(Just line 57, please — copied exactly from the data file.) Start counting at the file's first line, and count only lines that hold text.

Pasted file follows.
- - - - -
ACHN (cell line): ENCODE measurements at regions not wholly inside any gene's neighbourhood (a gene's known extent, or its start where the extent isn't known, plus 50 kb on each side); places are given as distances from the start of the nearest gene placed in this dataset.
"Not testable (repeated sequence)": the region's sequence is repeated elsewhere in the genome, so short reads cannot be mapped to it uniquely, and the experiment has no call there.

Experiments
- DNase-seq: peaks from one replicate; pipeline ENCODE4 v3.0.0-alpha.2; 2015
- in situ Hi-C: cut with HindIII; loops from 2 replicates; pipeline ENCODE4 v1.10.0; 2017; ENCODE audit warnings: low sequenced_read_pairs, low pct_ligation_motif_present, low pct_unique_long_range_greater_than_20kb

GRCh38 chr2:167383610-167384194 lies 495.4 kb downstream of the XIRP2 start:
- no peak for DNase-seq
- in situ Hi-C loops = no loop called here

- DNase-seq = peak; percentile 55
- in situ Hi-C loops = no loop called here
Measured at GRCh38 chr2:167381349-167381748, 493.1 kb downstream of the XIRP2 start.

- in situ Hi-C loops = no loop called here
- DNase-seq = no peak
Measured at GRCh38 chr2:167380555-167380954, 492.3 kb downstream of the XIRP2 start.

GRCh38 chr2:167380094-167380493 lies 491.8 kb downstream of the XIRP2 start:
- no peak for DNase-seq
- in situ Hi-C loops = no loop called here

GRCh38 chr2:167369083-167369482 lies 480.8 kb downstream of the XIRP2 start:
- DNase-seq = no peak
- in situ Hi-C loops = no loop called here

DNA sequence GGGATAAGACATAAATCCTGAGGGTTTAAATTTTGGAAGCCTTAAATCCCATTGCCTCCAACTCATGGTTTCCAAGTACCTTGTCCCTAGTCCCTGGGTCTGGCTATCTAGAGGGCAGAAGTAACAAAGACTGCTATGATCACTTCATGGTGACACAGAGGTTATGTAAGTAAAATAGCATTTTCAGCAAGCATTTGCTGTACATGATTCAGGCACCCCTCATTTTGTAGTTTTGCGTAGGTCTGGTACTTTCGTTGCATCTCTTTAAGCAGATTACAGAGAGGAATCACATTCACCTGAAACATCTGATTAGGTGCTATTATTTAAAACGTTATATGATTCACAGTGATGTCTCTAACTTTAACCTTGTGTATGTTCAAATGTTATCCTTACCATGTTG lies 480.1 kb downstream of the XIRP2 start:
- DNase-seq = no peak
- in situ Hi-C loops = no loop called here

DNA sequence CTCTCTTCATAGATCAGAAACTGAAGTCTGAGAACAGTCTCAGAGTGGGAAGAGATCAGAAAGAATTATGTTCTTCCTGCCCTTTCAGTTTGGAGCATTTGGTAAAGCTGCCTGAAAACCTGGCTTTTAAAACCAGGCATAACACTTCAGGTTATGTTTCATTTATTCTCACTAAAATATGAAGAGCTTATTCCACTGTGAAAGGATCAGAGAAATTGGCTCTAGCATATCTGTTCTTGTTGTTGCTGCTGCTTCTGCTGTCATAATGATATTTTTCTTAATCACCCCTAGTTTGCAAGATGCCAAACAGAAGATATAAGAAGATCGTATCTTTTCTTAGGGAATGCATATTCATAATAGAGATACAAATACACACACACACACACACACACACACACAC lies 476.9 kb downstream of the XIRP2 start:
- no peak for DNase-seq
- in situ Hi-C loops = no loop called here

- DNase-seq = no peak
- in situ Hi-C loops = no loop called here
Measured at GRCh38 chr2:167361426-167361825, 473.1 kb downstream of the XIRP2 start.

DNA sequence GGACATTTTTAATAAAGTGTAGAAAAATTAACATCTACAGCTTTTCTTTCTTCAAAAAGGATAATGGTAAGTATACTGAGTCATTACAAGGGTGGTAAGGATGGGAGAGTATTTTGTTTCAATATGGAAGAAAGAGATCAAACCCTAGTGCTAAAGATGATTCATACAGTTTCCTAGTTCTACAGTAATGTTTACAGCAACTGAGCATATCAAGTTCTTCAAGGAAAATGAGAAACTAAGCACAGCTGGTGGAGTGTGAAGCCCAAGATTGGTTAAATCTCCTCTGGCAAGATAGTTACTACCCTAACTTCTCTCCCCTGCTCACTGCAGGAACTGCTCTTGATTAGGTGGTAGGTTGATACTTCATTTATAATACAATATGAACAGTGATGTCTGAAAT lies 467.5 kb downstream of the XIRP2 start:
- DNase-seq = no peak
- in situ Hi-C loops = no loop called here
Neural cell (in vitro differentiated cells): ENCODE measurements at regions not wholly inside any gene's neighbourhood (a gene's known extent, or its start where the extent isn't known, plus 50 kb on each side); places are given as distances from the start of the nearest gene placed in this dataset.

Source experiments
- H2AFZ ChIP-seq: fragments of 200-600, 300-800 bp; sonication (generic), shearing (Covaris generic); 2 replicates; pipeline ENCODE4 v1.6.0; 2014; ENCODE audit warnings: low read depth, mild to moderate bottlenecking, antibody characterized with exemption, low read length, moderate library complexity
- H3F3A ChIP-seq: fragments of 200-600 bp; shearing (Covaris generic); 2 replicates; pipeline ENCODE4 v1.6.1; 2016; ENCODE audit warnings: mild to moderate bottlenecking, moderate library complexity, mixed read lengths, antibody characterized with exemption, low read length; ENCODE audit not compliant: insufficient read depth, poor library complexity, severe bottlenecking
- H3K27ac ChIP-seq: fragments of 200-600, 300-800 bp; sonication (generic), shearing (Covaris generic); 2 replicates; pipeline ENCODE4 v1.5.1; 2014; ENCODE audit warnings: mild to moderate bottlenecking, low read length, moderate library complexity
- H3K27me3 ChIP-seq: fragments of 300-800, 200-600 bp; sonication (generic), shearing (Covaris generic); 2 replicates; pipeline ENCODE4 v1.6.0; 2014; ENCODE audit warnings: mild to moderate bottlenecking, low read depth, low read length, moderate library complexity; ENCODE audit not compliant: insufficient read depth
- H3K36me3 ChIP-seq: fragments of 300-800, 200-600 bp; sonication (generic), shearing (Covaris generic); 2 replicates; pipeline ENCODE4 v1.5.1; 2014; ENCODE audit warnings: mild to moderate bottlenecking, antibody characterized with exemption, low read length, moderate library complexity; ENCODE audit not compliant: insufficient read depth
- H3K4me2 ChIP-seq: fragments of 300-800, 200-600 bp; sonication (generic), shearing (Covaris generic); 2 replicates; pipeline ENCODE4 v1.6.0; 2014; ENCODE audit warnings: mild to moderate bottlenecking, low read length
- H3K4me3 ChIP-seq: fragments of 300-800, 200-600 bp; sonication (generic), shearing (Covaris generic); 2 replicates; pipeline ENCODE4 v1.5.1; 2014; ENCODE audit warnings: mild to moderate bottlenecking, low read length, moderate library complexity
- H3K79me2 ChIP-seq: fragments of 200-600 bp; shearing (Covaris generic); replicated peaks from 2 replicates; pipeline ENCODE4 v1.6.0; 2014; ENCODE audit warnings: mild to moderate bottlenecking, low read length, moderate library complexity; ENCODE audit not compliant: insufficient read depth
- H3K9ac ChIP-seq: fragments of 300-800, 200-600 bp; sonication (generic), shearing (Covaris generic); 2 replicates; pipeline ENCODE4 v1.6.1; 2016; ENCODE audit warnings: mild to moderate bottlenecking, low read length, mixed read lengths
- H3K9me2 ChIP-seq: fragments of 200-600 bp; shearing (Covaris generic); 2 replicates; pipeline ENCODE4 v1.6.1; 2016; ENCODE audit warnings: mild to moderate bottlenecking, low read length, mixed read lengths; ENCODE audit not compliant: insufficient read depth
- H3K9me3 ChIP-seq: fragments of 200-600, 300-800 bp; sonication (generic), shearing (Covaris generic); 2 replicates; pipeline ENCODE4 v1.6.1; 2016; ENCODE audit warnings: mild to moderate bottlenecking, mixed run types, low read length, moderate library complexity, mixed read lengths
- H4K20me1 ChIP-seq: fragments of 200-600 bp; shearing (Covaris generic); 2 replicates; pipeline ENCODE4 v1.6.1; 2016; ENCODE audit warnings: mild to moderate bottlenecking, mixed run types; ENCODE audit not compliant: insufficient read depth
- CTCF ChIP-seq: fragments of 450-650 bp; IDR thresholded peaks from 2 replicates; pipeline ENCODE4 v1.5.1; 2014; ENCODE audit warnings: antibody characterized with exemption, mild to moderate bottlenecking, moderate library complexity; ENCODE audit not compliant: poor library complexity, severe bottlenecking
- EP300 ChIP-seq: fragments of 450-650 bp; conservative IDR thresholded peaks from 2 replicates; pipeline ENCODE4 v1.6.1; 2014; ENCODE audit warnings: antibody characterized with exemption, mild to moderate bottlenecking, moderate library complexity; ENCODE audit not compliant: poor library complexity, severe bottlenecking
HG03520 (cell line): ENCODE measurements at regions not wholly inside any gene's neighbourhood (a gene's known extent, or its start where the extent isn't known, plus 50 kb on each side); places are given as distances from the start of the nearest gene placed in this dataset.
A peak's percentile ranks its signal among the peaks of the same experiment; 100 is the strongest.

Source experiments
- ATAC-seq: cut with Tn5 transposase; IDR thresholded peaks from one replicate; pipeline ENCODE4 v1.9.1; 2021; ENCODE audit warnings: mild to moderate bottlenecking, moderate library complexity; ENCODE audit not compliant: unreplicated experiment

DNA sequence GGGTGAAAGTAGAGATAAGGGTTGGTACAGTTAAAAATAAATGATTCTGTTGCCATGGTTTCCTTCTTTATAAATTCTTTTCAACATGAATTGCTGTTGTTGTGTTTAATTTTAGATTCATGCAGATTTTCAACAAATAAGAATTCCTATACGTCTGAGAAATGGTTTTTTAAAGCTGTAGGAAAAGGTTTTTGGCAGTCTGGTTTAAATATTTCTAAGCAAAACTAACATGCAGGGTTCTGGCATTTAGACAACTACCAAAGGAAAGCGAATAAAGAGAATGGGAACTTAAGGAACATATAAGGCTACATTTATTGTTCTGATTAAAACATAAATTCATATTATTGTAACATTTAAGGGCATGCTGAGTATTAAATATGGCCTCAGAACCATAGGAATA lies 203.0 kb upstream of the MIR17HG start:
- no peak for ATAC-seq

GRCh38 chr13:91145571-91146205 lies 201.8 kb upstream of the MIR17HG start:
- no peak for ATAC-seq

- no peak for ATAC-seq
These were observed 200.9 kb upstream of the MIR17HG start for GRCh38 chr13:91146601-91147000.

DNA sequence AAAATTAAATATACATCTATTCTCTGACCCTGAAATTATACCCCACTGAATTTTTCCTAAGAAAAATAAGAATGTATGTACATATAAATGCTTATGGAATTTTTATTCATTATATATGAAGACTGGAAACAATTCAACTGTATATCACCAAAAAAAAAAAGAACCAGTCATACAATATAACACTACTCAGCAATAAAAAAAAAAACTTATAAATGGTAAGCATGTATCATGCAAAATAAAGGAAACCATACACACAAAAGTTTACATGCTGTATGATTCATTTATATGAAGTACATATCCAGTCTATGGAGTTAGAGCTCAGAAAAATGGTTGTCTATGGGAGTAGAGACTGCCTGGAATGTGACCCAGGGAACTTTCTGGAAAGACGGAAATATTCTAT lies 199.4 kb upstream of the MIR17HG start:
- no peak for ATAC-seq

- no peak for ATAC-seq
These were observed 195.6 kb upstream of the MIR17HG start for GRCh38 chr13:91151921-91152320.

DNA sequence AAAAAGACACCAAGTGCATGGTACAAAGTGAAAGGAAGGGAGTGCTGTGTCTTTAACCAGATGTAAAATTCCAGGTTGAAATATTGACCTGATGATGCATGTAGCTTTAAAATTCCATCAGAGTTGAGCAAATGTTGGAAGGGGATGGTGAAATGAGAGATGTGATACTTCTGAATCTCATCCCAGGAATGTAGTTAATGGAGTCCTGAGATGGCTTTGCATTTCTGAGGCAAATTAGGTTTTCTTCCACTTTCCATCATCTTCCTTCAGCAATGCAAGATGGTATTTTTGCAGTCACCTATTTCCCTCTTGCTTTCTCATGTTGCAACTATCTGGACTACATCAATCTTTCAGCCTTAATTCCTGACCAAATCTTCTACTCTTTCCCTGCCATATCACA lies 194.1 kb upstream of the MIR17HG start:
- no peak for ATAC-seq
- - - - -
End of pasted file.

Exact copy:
- no peak for ATAC-seq